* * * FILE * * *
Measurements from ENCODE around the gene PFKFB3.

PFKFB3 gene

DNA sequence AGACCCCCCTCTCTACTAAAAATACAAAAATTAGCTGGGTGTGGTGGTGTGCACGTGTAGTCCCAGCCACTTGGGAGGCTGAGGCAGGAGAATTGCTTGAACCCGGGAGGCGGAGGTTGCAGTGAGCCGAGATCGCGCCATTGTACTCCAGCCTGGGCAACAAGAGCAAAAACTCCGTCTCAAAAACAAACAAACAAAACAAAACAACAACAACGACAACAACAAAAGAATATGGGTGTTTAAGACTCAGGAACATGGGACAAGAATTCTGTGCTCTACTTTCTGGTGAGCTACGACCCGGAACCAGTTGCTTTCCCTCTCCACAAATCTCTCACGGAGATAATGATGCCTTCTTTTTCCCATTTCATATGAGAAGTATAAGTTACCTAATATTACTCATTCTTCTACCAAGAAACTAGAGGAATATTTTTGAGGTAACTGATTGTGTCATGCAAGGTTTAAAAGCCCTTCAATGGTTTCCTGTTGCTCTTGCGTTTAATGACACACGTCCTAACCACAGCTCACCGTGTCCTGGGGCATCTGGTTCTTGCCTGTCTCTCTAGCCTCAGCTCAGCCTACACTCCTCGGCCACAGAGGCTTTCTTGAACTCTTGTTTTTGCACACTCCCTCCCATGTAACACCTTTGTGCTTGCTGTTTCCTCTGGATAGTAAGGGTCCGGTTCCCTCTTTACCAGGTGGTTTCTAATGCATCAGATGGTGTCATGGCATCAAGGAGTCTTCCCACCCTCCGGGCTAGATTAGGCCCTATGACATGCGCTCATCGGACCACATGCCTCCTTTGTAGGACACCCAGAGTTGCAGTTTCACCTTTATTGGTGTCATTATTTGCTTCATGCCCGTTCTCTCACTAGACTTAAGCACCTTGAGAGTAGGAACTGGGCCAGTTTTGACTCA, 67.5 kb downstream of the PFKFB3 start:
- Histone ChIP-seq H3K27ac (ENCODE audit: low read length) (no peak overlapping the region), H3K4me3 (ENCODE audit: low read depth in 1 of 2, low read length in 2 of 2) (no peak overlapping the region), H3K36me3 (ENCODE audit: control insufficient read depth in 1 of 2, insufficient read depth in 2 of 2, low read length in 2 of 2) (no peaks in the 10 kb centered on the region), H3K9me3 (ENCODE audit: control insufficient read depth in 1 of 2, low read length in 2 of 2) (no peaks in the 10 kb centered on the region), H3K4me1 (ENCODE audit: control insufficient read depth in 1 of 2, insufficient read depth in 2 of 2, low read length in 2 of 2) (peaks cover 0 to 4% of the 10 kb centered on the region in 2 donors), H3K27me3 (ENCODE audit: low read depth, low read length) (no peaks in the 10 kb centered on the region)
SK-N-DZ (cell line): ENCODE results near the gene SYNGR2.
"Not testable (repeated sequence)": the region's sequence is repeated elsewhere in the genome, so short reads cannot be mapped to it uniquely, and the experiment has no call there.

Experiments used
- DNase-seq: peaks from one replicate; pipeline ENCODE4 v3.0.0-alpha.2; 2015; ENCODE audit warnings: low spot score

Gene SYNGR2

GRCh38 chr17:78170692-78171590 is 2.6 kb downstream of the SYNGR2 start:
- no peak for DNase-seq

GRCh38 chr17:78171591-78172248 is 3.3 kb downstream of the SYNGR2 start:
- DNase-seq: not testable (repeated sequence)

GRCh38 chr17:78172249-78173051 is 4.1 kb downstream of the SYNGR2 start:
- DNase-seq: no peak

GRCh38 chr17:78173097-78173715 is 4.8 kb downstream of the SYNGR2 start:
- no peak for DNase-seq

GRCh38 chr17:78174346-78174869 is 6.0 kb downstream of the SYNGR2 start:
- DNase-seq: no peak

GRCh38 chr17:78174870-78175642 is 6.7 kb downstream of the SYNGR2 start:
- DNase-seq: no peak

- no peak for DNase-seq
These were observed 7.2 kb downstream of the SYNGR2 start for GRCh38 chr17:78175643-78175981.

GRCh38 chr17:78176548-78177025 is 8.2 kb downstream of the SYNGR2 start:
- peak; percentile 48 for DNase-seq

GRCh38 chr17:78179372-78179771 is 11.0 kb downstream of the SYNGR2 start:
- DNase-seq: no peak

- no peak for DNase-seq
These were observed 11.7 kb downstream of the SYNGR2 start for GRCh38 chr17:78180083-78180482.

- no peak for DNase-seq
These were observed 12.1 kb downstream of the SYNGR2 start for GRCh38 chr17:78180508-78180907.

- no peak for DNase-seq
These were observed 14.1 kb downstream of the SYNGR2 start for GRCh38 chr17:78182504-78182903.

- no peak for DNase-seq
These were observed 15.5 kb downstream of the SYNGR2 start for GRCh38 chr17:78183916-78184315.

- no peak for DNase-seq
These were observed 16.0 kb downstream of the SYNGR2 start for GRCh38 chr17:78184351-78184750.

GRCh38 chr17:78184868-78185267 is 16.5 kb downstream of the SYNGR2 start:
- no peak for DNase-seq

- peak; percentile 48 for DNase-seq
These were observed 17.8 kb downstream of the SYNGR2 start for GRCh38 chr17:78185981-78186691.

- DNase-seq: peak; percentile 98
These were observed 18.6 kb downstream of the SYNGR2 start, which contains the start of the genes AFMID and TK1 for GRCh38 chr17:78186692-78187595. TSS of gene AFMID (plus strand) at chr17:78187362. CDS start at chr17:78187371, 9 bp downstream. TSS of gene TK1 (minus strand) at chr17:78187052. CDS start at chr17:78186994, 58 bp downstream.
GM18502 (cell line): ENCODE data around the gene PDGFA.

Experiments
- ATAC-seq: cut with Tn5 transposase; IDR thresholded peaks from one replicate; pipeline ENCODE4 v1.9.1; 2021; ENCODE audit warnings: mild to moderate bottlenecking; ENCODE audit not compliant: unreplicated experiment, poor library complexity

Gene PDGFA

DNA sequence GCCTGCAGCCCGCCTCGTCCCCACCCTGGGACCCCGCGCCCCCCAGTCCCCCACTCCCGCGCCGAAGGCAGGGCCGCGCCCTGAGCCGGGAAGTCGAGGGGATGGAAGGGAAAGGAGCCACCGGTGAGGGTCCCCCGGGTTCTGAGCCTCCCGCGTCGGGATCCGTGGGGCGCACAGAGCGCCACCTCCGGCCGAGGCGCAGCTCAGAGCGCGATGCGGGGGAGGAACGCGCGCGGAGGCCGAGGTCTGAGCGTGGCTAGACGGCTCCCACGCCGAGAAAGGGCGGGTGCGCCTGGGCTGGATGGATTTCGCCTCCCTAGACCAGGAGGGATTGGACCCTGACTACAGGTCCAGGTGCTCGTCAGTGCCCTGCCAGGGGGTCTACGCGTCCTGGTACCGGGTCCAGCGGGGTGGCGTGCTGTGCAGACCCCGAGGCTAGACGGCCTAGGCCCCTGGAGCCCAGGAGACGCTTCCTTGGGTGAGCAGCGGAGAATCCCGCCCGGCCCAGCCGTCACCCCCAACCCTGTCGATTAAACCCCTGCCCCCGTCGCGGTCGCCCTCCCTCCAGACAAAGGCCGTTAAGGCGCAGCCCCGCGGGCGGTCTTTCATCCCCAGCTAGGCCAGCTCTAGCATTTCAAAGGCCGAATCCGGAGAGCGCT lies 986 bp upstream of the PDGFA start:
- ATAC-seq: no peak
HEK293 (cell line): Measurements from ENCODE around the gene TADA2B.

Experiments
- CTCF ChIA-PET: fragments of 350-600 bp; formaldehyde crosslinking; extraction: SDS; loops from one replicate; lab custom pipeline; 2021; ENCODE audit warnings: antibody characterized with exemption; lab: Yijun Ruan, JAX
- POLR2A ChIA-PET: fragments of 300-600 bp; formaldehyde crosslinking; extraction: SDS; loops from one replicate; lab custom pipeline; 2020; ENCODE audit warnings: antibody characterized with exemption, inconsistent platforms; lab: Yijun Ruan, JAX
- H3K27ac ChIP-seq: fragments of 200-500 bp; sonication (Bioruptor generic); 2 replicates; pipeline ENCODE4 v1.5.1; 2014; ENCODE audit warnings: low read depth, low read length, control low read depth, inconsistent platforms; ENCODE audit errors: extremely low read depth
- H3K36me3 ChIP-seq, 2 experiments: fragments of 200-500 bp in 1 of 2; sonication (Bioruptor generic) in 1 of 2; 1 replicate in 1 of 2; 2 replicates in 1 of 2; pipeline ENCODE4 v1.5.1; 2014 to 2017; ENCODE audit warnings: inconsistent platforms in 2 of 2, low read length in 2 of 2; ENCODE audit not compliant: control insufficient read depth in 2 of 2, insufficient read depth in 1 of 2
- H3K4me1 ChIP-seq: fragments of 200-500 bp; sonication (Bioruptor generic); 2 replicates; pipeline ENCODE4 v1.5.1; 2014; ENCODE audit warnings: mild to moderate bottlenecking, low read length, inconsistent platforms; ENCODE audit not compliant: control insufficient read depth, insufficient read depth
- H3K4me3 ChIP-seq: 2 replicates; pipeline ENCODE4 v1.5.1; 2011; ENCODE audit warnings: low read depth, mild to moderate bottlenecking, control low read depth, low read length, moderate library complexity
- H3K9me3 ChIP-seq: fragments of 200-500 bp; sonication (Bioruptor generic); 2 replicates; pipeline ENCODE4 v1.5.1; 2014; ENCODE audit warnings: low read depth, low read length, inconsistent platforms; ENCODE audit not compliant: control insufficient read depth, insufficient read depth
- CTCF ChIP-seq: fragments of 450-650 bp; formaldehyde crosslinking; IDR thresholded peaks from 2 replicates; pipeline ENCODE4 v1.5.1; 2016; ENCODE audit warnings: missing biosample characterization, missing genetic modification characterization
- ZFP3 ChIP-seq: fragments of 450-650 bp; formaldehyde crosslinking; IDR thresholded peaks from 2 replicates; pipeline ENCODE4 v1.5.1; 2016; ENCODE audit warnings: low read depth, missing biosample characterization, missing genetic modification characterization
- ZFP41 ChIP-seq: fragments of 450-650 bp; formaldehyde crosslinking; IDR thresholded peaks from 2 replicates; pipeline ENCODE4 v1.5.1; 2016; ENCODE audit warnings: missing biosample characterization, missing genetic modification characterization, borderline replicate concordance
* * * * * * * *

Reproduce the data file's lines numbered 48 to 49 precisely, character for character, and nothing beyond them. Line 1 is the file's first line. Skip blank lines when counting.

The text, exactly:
DNA sequence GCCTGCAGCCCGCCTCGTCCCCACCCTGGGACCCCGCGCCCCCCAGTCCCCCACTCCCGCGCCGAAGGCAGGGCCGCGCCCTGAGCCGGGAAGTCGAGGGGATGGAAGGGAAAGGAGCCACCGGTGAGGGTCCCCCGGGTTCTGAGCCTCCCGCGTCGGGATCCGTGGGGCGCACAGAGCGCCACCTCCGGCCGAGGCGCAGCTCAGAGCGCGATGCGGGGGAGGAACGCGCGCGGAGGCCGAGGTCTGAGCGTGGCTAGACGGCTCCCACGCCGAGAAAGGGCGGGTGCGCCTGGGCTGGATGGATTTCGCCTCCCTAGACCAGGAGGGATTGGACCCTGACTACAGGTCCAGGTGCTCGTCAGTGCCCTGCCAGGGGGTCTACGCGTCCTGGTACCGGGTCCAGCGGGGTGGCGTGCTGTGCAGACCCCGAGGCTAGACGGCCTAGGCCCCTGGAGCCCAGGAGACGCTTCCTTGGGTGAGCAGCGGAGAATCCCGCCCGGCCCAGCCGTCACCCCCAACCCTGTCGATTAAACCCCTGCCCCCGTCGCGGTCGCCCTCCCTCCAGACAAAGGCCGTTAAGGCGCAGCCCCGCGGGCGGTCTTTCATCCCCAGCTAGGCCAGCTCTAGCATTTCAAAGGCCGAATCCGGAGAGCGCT lies 986 bp upstream of the PDGFA start:
- ATAC-seq: no peak